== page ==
How to Work on Your Child’s Motor Skills {Guest Post}

How to Work on Your Child’s Motor Skills {Guest Post}


Guest Post By Jennifer Landis

As a parent, watching your children reach their milestones is an exciting experience — but it’s up to us to make sure our children are getting all the experiences they need to develop the skills they need to achieve their goals and thrive once they’re older.

If you’re concerned about your child’s motor skills, what can you do to help develop them? Here are six suggestions.

  1. Play With String

Do you remember making a cat’s cradle with string when you were a child? If you don’t, there are plenty of YouTube videos that can refresh your memory. These string games are a fun way to increase manual dexterity and improve motor skills. It can take some practice, but once your child figures it out, you may find all your yarn and other string disappearing as they come up with more creative and elaborate designs.

  1. Break Out the Playdoh

Playdoh is a fun way to let your kids create without making too much of a mess — as long as you can keep them from grinding it into the carpet! The motions you must make to build with playdoh helps to strengthen the muscles in your child’s fingers needed for manual dexterity. For children who have sensory issues, the playdoh can provide a pleasant smooth sensory experience for them.

  1. Embrace the Power of Play

Children love to play — it’s an integral part of childhood and a great way to keep kids healthy and happy. It helps to reduce childhood obesity and encourages children to build relationships and learn interpersonal skills that will serve them throughout their lives. Play also helps to increase both gross and fine motor skills, as well as balance and coordination. Fine motor skills come from navigating playgrounds, climbing monkey bars and learning things that can’t be taught in the classroom.

  1. Get Messy

You can’t make it through childhood without finger painting. It’s fun, messy and lets your kids play with colors and create amazing masterpieces — or what passes for a toddler’s masterpiece. Finger painting also helps to improve your child’s hand-eye coordination and manual dexterity.

Make sure you’ve got a place where your kids can get messy. If you’re worried about keeping your house clean, try setting them up in the yard or your garage where you can hose down their work area.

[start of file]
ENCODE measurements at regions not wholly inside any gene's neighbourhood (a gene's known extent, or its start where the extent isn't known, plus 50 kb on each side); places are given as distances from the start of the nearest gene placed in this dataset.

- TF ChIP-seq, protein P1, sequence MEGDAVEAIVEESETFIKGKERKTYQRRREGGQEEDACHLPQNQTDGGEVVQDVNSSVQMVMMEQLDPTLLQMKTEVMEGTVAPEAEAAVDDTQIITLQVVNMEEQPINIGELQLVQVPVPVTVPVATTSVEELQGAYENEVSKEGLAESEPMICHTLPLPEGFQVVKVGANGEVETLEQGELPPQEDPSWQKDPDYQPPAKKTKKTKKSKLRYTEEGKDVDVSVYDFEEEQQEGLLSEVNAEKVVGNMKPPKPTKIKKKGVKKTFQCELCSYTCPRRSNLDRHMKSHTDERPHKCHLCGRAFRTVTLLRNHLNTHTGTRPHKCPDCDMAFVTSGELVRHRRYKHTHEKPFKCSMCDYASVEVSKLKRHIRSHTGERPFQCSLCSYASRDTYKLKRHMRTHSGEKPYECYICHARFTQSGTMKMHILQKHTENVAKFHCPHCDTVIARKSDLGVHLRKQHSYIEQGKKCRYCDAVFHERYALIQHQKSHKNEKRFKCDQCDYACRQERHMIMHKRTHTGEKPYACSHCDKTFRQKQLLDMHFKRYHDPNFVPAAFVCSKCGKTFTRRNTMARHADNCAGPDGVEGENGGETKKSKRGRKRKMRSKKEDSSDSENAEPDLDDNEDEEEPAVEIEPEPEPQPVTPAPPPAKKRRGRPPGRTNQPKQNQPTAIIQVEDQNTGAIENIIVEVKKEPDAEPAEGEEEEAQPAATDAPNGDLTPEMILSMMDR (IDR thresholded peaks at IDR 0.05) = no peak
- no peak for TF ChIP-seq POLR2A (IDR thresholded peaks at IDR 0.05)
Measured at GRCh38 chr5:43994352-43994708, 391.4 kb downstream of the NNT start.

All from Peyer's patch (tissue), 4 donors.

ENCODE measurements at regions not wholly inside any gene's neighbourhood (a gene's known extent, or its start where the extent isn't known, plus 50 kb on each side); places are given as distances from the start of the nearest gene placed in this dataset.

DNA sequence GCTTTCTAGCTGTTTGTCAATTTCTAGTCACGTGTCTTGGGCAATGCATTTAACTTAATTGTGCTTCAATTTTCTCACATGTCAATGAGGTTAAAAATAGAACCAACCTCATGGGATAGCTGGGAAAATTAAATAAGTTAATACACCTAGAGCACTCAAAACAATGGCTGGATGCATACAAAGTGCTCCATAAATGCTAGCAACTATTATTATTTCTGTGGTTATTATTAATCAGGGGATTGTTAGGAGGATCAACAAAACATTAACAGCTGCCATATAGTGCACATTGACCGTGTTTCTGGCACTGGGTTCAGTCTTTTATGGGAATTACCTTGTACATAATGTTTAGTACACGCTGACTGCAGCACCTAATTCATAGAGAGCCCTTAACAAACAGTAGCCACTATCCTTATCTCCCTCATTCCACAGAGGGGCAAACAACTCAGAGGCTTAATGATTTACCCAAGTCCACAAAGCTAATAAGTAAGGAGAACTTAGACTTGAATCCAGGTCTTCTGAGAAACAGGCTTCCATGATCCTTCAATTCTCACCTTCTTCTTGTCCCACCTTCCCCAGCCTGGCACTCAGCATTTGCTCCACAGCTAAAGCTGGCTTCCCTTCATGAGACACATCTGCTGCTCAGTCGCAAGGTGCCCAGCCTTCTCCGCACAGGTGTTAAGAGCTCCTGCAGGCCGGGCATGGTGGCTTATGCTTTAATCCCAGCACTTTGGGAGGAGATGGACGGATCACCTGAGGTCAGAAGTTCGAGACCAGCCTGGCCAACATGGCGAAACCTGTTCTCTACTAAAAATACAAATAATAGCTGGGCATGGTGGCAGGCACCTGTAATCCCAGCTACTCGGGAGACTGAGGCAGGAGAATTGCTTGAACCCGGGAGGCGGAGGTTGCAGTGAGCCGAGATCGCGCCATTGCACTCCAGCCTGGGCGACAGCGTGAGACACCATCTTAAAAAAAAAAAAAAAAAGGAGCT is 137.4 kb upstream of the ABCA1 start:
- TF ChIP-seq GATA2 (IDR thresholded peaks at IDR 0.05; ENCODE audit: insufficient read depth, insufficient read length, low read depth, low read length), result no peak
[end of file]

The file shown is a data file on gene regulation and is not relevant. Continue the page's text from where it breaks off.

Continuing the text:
1. Don’t Buy New Crayons

There is something eminently satisfying about opening a new box of Crayola crayons. The smell transports you back to a happier time, and the sharp points glide smoothly along your paper. It’s tempting to start tossing crayons that are too short or dull, but hanging on to them is a good idea if you’re looking to develop your kids’ motor skills.

Using short crayons to color can help increase your child’s manual dexterity. It teaches them how to hold a writing implement correctly and increases finger strength, which will come in handy later in life.

  1. Practice Safe Scissor Use

Putting scissors in the hands of young children can be a nerve-wracking experience. You never know how they’re going to use them after you hand them over, so it’s important to have something for them to work on. Paper dolls or designs are a great way to keep them engaged — and keep those scissors pointed in the right direction. Give them designs to cut out, or let them draw and cut their own designs.

Cutting helps to strengthen hands, fingers and wrists, all of which are key players in developing those fine motor skills.

The Importance of Motor Skills

When developed at young ages, motor skills will help your children throughout their lives. Come up with exercises and activities that challenge your children to use their hands and fingers, even if those activities end up being a little messy.

Don’t be afraid to join in, either. You could plant a garden with them — digging in the dirt can help to improve gross motor skills and provide the strength needed to develop fine motor skills later. Plus, digging in the soil can help your children to build a healthy immune system!

Kids love to play. If you can find something they like to do that also improves their motor skills, you can help them develop skills that will last a lifetime — without them even realizing they’re learning them.

Make it fun, and you won’t have to fight about it. Anytime you can turn something important into a game, you should — even turning teeth-brushing into a game can encourage your children to turn it into a lifelong habit. Motor skills are essential, so if you can make it a little easier or more fun for them to learn and develop them, so much the better.


Jennifer Landis is a mother, wife, and the editor of She enjoys yoga, green tea, and dark chocolate. Follow her on Twitter @JenniferELandis.

Lindsey Jenn

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